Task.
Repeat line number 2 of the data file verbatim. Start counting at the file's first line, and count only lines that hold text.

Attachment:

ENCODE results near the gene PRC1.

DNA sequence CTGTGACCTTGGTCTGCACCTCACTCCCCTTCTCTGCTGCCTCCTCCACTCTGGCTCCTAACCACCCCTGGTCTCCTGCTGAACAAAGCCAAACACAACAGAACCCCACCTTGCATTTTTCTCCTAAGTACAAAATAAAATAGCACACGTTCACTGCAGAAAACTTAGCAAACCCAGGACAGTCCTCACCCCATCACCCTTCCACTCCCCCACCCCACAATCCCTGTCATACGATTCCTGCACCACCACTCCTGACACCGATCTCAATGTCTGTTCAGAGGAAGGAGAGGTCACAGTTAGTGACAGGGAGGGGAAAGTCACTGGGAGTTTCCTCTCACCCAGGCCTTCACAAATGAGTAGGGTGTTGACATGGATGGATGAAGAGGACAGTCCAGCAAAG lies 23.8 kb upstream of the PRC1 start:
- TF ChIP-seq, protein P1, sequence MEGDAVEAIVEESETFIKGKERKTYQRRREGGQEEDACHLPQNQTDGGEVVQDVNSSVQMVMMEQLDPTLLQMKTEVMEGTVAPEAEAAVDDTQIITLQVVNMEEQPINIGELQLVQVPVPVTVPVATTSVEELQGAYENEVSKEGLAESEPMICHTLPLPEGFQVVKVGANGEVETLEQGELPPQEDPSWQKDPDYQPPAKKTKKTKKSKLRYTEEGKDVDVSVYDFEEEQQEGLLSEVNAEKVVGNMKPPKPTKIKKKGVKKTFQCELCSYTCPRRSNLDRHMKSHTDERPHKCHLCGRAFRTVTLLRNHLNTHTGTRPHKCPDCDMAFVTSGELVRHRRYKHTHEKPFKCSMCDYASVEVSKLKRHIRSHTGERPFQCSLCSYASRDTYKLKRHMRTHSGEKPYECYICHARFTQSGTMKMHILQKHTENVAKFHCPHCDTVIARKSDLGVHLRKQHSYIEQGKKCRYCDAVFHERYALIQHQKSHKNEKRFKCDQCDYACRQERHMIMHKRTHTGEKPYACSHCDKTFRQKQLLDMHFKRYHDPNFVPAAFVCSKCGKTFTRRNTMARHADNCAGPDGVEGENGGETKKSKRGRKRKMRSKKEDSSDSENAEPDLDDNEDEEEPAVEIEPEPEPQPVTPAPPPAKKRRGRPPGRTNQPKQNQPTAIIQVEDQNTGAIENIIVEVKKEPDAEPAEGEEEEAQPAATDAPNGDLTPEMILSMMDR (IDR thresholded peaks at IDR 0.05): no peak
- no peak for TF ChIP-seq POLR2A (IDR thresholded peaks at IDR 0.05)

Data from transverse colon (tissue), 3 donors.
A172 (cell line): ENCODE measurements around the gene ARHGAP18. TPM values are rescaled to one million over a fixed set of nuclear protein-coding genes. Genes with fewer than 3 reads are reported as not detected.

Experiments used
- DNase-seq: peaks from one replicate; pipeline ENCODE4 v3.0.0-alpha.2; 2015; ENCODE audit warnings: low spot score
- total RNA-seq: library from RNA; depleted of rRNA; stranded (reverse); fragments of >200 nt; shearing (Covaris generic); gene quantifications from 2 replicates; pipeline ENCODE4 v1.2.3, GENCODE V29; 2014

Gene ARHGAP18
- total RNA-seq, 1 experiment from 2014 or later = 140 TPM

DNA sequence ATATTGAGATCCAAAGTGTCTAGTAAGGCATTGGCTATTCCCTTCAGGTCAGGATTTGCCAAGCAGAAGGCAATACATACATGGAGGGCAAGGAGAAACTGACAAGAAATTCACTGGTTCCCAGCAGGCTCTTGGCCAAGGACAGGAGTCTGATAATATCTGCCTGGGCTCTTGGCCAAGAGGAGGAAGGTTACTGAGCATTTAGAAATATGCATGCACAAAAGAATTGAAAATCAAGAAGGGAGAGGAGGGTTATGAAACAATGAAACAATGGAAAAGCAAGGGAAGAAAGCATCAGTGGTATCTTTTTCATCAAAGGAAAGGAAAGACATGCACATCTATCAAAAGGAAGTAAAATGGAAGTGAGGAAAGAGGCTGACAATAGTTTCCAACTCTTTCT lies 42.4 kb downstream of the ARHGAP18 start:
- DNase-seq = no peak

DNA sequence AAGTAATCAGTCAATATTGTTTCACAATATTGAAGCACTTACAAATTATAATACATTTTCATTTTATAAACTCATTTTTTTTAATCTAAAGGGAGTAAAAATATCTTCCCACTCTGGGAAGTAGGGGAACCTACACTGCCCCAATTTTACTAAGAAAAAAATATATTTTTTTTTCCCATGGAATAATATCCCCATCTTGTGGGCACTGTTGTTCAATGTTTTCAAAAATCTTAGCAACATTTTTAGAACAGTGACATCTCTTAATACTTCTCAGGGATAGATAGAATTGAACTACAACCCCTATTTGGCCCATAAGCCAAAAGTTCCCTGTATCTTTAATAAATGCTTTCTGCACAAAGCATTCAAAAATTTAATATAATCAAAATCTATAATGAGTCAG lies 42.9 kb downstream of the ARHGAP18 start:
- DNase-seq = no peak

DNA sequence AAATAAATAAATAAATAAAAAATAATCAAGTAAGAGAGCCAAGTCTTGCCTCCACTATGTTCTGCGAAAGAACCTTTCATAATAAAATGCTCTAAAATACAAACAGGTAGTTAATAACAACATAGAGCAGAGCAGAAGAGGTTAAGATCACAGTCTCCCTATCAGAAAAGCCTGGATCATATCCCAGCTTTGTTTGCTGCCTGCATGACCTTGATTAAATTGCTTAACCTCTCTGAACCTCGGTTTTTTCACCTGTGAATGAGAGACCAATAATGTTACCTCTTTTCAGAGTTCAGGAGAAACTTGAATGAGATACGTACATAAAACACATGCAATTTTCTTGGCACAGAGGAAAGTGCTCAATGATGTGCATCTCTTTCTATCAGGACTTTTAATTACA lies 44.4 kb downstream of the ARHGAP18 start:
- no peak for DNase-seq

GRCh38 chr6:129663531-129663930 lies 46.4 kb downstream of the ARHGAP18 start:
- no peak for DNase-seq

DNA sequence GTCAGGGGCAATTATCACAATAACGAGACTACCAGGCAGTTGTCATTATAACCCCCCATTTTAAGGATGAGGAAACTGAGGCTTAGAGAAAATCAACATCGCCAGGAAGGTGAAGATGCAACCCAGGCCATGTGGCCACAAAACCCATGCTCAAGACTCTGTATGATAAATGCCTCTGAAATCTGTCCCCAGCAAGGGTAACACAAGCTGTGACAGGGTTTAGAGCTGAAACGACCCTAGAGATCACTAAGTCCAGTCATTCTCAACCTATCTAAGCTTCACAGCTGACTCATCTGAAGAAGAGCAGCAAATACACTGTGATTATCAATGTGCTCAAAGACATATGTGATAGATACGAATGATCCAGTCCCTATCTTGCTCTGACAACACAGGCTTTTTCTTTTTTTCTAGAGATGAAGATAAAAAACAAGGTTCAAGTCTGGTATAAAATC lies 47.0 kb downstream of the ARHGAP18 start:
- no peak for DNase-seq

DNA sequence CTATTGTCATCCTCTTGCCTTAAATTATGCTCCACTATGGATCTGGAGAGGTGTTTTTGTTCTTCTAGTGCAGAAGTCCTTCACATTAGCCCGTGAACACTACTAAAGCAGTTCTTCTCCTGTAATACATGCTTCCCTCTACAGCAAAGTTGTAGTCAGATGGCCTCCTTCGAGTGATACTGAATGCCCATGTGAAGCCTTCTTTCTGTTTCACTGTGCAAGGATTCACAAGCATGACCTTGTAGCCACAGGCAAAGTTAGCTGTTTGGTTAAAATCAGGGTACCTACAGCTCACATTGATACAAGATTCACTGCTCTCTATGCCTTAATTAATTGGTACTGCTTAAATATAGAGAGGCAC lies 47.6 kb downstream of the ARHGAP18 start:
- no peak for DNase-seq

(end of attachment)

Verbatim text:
DNA sequence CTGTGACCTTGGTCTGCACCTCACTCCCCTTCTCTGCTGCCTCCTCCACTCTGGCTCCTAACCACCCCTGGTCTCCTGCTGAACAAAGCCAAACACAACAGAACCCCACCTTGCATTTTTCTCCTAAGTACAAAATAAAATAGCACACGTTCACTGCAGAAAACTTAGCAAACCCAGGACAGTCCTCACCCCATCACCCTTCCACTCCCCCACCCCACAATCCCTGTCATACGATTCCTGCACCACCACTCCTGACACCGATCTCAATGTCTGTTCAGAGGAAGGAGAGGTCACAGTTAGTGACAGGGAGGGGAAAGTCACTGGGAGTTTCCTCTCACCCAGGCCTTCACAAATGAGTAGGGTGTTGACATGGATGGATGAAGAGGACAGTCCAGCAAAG lies 23.8 kb upstream of the PRC1 start: